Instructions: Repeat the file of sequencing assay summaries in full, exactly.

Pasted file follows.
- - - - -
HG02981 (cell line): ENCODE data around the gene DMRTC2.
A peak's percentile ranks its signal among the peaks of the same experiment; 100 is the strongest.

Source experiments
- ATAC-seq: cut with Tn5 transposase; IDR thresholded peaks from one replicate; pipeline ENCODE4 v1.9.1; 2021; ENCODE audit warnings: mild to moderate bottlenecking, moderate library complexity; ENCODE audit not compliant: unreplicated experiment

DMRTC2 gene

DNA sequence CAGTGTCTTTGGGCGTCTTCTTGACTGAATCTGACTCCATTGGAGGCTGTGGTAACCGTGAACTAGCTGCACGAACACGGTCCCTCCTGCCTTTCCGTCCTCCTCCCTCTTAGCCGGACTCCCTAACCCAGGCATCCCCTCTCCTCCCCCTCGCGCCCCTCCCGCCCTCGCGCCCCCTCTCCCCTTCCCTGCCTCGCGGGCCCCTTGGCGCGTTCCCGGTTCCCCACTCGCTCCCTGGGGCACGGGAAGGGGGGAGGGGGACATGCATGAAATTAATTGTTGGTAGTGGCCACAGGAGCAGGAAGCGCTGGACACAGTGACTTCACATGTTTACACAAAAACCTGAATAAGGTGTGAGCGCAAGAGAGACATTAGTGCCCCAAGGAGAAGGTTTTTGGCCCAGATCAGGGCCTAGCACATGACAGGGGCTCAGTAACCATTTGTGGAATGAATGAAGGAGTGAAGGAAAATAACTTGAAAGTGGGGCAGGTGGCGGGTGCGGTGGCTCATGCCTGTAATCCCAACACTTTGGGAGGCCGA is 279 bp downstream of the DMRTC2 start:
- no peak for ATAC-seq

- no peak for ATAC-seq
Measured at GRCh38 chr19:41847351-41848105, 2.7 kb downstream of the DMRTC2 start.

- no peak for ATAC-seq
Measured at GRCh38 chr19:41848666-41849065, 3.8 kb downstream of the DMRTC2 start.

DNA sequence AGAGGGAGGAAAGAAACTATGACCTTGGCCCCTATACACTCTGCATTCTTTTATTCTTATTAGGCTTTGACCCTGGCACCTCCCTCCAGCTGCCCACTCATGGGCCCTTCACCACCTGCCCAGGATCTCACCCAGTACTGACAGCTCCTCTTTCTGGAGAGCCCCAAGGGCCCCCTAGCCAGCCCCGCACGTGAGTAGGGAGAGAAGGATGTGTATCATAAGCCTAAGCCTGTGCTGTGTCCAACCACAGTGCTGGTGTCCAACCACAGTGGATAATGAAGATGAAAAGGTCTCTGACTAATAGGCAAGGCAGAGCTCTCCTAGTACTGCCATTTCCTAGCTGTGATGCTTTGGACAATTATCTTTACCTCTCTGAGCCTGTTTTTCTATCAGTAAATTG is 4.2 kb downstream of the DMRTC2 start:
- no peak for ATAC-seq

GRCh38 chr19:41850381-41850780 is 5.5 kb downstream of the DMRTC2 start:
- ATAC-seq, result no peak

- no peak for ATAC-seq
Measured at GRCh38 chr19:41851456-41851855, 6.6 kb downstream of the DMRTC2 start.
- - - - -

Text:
HG02981 (cell line): ENCODE data around the gene DMRTC2.
A peak's percentile ranks its signal among the peaks of the same experiment; 100 is the strongest.

Source experiments
- ATAC-seq: cut with Tn5 transposase; IDR thresholded peaks from one replicate; pipeline ENCODE4 v1.9.1; 2021; ENCODE audit warnings: mild to moderate bottlenecking, moderate library complexity; ENCODE audit not compliant: unreplicated experiment

DMRTC2 gene

DNA sequence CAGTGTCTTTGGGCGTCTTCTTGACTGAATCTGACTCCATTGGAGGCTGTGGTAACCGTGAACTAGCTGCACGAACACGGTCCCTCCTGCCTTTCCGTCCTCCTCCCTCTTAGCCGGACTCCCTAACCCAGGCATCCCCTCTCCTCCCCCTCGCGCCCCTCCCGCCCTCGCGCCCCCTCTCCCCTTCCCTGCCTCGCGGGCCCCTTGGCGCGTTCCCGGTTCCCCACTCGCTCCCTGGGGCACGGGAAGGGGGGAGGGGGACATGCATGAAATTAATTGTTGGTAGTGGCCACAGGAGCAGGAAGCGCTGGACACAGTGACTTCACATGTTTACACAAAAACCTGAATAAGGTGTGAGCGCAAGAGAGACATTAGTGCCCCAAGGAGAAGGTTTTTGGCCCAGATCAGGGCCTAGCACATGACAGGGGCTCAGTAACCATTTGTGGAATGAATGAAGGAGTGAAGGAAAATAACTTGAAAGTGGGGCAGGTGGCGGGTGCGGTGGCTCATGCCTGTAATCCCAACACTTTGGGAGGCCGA is 279 bp downstream of the DMRTC2 start:
- no peak for ATAC-seq

- no peak for ATAC-seq
Measured at GRCh38 chr19:41847351-41848105, 2.7 kb downstream of the DMRTC2 start.

- no peak for ATAC-seq
Measured at GRCh38 chr19:41848666-41849065, 3.8 kb downstream of the DMRTC2 start.

DNA sequence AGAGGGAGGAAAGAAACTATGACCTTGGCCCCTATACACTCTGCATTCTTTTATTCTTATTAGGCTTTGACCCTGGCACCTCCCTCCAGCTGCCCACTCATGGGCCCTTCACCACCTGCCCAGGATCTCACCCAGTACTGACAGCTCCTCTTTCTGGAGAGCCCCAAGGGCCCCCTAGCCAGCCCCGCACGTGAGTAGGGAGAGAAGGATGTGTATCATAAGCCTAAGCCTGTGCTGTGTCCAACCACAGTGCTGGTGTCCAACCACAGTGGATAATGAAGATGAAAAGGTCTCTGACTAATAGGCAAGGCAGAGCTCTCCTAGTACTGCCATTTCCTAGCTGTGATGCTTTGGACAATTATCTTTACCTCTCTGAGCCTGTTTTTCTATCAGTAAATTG is 4.2 kb downstream of the DMRTC2 start:
- no peak for ATAC-seq

GRCh38 chr19:41850381-41850780 is 5.5 kb downstream of the DMRTC2 start:
- ATAC-seq, result no peak

- no peak for ATAC-seq
Measured at GRCh38 chr19:41851456-41851855, 6.6 kb downstream of the DMRTC2 start.